Most couples go for marriage counseling when it's way too late to save their marriages, and most marriage counselors are the kiss of death for marriages. By the time couples get to a counselor it's usually to receive last rites for the marriage.
There's a good reason most marriage counseling doesn't work, because "couples therapy may be the hardest form of therapy and most therapists aren't good at it," according to an article by William Doherty in the professional journal Psychotherapy Networker. "Surveys indicate that about eighty percent of therapists in private practice do couples therapy. Where they got their training is a mystery because most therapists practicing today never took a course in couples therapy and never did their internships under supervision from someone who'd mastered the art. From a consumer's point of view going in for couples therapy is like having your broken leg set by a doctor who skipped orthopedics in medical school," said Doherty. According to the New York Times two years after ending marital counseling twenty-five percent of couples are worse off than they were when they started, and after four years thirty-eight percent are divorced.
These grim statistics are actually not set in stone if the couple finds an experienced therapist with an effective approach. Some approaches, such as Emotionally Focused Therapy claim a success rate as high as seventy-five percent.
How do you find a good marriage counselor? "Shop around," says Dr. Michael Zentman, Director of the Adelphi University Post Graduate program for Marriage and Couples Therapy. "Ask if the person is trained in marital therapy. Meet them. Ask them about the approach they use. A seasoned clinician should be able to explain what his or her model is all about. Then think about the fit. Are you and your husband comfortable with the person, do you both feel a connection?"
Zentman explains that most counselors who aren't trained in marital therapy don't come up with a diagnosis, but work on the symptoms, such as communication. They tell the couple to do things like go out together one night a week, give each other more compliments, listen without arguing, . This might work for a few weeks or months, but if the underlying issues aren't addressed, the problems will re-emerge. He also explains that therapists miss dealing with what has changed in a relationship to cause it to fall apart. If a couple got along relatively well for twenty years, but things have gone downhill for the last ten, the therapist has to find out what happened ten years ago in order to discover why there is a problem now.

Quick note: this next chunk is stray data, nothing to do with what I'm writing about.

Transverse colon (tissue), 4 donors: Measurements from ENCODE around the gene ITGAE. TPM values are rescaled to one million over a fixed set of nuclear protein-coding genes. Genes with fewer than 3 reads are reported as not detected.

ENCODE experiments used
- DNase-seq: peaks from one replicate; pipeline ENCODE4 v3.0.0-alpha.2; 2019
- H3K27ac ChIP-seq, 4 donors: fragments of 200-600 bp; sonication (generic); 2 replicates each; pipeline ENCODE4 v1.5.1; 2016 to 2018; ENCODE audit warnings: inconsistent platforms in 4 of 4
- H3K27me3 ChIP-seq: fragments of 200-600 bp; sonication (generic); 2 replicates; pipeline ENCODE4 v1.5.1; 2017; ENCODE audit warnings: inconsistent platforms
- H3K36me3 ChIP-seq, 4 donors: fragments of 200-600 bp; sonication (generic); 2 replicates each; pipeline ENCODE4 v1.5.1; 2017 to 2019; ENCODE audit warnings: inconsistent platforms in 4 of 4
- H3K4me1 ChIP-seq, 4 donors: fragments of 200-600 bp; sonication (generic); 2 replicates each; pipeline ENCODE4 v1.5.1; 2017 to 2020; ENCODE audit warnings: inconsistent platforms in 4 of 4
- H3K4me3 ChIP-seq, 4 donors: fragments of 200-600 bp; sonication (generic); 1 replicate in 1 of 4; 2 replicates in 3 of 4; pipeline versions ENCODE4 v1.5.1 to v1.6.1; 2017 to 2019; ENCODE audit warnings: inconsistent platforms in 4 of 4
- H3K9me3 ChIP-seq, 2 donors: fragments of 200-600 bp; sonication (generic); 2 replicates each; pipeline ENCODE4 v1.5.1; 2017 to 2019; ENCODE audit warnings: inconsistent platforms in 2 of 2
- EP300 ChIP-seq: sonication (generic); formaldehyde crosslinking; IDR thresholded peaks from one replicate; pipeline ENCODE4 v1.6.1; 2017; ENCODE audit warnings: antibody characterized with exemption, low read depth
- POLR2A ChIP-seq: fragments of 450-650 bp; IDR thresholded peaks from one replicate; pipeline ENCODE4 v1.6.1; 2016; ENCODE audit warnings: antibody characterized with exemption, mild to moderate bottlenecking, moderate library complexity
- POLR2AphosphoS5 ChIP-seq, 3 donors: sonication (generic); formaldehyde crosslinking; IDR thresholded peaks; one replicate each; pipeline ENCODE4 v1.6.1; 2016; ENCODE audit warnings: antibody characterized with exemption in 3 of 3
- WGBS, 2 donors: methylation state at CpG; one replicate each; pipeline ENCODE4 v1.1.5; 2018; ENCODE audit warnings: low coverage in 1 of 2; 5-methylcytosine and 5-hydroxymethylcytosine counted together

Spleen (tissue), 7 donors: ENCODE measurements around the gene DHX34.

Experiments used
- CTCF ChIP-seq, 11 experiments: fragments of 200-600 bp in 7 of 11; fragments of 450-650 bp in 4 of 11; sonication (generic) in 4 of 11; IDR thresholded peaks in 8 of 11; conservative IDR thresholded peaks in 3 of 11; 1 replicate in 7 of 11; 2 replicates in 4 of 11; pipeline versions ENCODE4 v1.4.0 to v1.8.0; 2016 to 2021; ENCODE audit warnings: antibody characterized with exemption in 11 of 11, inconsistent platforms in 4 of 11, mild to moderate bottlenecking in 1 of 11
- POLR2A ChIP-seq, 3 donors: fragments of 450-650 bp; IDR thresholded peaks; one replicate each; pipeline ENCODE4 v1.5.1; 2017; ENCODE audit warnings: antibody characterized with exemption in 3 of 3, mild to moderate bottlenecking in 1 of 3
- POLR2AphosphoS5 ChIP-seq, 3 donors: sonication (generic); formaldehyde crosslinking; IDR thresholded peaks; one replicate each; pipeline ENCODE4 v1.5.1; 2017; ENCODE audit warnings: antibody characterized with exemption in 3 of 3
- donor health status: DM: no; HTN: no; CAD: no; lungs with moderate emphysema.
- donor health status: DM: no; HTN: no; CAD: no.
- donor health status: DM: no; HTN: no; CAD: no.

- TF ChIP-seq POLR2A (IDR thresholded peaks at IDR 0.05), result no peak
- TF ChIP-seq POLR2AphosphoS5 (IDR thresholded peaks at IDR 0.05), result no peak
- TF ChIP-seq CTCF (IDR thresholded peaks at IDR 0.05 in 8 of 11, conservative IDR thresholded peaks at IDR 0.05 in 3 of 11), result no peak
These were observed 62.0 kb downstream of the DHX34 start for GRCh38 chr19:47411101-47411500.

Shopping around is easier said than done when you're in crisis. It's hard to make a good decision when your marriage is falling apart and you may be falling apart with it. Zentman strongly recommends finding someone with training. How do you go about this search? Unlike finding a therapist for yourself, asking for recommendations for a marriage counselor may not be the best way. My husband and I wound up with three lame marriage counselors by asking for recommendations. I asked other therapists whose opinion I respected and they referred me to people they thought highly of. Unfortunately they didn't realize that these particular colleagues had no specialized expertise in marriage counseling.
There are a number of approaches to couples therapy that have good track records and specific theories of why marriages fail that underlie their particular method. These approaches don't just work haphazardly, but have a specific set of tools they use with all couples. A few have books written by their founders that you can read to find out about the approach before you try it. Even more important, they all have websites where you can find lists of therapists all over the country trained in the particular method.
Instead of searching the Yellow Pages, call the therapists in your community who are trained in one of the specific approaches that appeal to you and your spouse. If there are more than one, talk to a few and pick the one who seems the most personally compatible.
Which approach to pick? Dr. Zentman says it really doesn't matter. "Different theories are like swimming strokes, none are right or wrong, better or worse. The only question is, does the clinician fit the couple? If the therapist is well trained it may be a good fit.
My personal bias is towards the more insight-oriented approaches so those are the ones I'm including. I truly believe you need to understand what's going on in your marriage in order to make lasting changes.
Check out these approaches and look for therapists in your area:
John Gottman: http://www.gottman.com/48993/Private-Therapy.html
Emotionally Focussed Therapy: http://www.iceeft.com/